are a critical part of your vehicle’s suspension system. They absorb shock from road defects like potholes and speed bumps to keep your tyres on the ground.
Shocks are designed for different vehicles to meet the unique demands of their driving environment. For instance, the hefty axle-wheel combination in a heavy-duty truck and some vans requires a different type of shock absorber than that used in a lighter sports car.
When a bump or pothole strikes the axle, the shocks are responsible for controlling its movement to ensure firm tire-to-road contact, which is essential for safe steering, handling and load control. A failure in a shock absorber may lead to loss of control, damage to the springs and other steering components and a decrease in driver comfort and safety.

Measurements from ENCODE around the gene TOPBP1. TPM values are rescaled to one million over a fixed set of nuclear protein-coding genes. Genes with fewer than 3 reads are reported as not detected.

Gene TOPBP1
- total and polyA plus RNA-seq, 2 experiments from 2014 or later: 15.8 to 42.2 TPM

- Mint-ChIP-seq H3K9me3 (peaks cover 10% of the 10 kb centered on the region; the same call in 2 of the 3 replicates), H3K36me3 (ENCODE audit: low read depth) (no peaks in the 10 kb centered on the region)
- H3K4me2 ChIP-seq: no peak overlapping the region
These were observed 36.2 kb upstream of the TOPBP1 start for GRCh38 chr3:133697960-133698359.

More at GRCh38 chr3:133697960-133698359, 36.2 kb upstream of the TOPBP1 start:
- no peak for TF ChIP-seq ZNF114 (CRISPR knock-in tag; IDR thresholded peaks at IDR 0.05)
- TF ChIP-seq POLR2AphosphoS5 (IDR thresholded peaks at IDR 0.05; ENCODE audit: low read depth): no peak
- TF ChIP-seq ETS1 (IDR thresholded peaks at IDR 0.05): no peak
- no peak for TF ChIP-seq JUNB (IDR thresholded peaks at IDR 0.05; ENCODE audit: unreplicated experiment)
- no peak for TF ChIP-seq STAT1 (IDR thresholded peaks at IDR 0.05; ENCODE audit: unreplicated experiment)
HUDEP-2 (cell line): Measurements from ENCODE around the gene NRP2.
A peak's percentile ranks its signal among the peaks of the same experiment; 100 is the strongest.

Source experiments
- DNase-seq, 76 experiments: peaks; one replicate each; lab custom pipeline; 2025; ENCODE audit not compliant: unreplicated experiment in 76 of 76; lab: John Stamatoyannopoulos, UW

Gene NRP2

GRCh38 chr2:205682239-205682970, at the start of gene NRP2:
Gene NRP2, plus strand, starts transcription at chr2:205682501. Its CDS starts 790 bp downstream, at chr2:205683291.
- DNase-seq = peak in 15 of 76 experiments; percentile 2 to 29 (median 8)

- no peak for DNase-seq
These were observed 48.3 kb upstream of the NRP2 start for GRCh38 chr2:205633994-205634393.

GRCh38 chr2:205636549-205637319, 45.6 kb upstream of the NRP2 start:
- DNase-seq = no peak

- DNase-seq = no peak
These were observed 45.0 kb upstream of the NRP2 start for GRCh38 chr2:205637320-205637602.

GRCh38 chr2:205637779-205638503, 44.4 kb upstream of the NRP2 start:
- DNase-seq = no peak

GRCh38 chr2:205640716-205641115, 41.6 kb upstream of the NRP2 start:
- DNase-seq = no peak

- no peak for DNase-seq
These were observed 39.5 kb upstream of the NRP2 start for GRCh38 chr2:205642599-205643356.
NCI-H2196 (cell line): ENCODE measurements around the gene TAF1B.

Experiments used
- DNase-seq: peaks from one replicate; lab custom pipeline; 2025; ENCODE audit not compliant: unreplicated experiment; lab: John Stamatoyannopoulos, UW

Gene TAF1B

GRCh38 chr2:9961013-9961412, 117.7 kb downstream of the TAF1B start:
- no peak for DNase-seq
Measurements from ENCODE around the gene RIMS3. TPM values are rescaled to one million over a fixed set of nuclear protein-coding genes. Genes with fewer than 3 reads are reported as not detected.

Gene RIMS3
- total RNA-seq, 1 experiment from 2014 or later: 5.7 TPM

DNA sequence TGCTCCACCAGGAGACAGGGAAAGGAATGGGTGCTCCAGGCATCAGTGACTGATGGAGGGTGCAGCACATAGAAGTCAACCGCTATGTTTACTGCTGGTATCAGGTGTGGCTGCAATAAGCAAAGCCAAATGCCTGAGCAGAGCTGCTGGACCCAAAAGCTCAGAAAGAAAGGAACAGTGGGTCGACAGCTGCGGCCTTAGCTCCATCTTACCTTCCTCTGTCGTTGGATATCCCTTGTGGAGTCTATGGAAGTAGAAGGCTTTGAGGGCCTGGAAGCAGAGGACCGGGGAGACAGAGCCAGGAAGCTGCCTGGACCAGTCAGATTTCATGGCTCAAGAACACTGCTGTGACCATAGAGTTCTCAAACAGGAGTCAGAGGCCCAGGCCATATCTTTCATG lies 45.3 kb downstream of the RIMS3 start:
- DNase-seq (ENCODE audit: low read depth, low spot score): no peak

A simple test is done at a service shop to detect shock absorber failure. The technician shakes the wheel to a certain degree and watches how long it takes for the shock to dampen the motion.
If it takes longer than expected or falls outside the limits of the testing equipment, the shocks need replacement.
Typically, shocks lose effectiveness slowly over time, so they should last 50,000 to 100,000 miles before needing replacement. But if your shocks are starting to wear out, it’s best to have them checked as soon as possible to prevent costly repairs and reduce risk of damage.
Shocks can also be a source of trouble for commercial vehicle operators, so it’s important to schedule regular shock inspection and maintenance with a qualified service provider. The result is reduced cost-per-mile and a safer, more comfortable drive.